EghtesadOnline: Exporting natural gas to Europe is more lucrative than selling it to neighboring states, yet measures need to be taken to tackle its potential challenges.
Hamidreza Araqi, managing director of National Iranian Gas Company, made the statement on the sidelines of a press conference in Tehran on Monday, Shana reported.
Pointing to serious obstacles to launch the venture, Araqi said, "Turkey is a preferred route to transfer the country's gas to Europe. However, negotiations with Turkish officials have not come to fruition, as they want to purchase our gas and export it to their intended destinations."
This is while, according to the official, Iran wants to use the neighboring country as a gateway to Europe and it is willing to cover all transit costs, Financial Tribune reported.
Referring to hurdles concerning financial and operational feasibility, Araqi noted that laying thousands of kilometers of gas pipeline to Europe is not economically viable.
"NIGC is enthusiastic about exporting the strategic commodity to far-flung destinations, yet it is not a top priority," he said.
All of Iran’s gas export of about 40 million cubic meters per day flows through pipelines, mainly to Turkey and Iraq. This is dwarfed by its production that stands at around 880 mcm/d, most of which meet the increasing domestic demand.
The official added that gas export through pipelines will be cheaper but it comes with political considerations, while liquefied natural gas allows Iran to transport it anywhere in the world without any political concerns.
Iran is pushing ahead with plans to build several LNG production and export facilities, namely Iran LNG at Tombak Port near Asalouyeh, and once the infrastructure becomes operational, the country hopes to export 5-10 million tons of LNG to Europe.
Officials have for years promoted the idea of laying and extending a gas pipeline through Azerbaijan or Armenia in the northwest through Europe, but the scheme has not taken off due to financial reasons as well as complications of bringing together several nations to execute a multibillion-dollar joint venture.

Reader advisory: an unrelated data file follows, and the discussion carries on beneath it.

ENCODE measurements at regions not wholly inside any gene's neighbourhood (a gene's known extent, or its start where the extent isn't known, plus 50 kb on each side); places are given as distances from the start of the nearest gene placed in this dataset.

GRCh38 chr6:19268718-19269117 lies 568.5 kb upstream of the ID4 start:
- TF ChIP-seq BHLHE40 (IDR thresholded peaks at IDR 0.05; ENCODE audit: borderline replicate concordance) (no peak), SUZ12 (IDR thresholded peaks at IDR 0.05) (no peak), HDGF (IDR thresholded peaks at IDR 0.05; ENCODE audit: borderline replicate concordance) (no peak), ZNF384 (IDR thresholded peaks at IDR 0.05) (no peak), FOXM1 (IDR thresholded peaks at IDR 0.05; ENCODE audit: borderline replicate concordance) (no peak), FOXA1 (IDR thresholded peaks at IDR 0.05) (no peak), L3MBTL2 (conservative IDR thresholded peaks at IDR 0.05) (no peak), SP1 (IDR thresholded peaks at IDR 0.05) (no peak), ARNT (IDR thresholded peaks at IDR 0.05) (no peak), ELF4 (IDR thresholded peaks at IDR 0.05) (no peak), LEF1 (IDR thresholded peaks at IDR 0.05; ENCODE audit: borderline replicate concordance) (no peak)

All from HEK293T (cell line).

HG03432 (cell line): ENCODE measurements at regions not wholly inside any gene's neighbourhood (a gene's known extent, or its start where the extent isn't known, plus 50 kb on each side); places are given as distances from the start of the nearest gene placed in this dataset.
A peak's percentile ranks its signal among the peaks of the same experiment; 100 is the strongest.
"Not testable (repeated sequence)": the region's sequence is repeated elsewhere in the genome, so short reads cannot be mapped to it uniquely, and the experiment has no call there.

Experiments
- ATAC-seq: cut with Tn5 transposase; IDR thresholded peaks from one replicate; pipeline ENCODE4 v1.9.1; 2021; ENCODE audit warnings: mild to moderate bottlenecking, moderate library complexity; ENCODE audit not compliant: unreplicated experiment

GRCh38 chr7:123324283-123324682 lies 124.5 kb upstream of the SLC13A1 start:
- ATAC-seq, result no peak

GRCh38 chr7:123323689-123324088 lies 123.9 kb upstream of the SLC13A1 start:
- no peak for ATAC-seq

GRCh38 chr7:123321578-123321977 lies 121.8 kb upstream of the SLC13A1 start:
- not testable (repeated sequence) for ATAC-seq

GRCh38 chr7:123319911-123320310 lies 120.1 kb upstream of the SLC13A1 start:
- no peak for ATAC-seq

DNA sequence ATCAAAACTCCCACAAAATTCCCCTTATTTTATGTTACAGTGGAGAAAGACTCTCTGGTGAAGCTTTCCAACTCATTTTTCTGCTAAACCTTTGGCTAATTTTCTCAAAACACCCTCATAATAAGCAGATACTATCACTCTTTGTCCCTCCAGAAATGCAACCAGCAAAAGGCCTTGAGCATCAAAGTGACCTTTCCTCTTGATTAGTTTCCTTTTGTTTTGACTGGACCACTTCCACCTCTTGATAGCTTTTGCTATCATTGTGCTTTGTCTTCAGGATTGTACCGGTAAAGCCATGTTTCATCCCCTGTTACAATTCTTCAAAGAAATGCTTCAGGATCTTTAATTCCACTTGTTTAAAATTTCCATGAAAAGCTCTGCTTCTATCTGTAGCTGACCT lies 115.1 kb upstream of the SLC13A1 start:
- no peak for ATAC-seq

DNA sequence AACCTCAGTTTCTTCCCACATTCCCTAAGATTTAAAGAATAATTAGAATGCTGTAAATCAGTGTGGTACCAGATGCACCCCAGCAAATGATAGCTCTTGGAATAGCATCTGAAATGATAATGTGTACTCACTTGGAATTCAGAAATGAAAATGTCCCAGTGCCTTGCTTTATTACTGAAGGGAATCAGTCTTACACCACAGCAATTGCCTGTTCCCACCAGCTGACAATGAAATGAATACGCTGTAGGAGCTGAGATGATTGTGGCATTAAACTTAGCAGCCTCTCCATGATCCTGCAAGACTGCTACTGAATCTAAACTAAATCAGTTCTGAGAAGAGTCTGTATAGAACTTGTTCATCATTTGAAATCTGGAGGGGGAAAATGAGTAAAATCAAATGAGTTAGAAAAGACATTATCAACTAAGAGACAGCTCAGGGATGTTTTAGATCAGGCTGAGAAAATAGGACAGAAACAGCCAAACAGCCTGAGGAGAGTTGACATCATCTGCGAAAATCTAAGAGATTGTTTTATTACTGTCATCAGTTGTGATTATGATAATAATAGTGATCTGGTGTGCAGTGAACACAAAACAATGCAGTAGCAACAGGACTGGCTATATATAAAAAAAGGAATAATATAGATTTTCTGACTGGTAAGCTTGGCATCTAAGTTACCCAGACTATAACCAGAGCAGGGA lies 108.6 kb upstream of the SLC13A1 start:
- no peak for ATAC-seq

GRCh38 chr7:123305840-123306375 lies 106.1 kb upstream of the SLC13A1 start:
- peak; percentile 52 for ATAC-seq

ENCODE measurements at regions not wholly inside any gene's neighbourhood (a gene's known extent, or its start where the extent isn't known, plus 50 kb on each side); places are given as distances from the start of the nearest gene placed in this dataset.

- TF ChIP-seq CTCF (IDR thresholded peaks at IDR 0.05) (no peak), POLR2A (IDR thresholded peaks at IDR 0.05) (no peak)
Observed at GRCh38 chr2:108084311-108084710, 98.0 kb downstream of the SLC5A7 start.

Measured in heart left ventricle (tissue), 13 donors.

According to Araqi, power plants were provided with just 35 billion cubic meters of gas per annum in 2013. The figure rose to 50 and 57 bcm in 2014 and 2015 respectively.
Highlighting the substantial growth in supply in the following years, he said, "The amount of gas delivered to power stations between March 2017 and March 2018 will exceed 67 bcm.
In short, liquid fuel, namely diesel and mazut, accounts for less than 10 bcm of the total consumption.
Commenting on gas storage facilities, Araqi added, "Natural gas is normally stored in Sarajeh and Shourijeh facilities in Qom and Khorasan Razavi provinces, yet plans are underway to add five more storage units to secure gas supply stability, especially during the cold season."
Approximately 4 billion cubic meters of gas have been stored in Sarajeh and Shourijeh facilities, of which 21 million cubic meters were injected into the national grid in the last 10 days.
According to Oil Ministry's data, close to 550 mcm per day of gas are currently extracted from the giant South Pars Gas Field in the Persian Gulf. The country's daily consumption is estimated to stand at 450 mcm on average.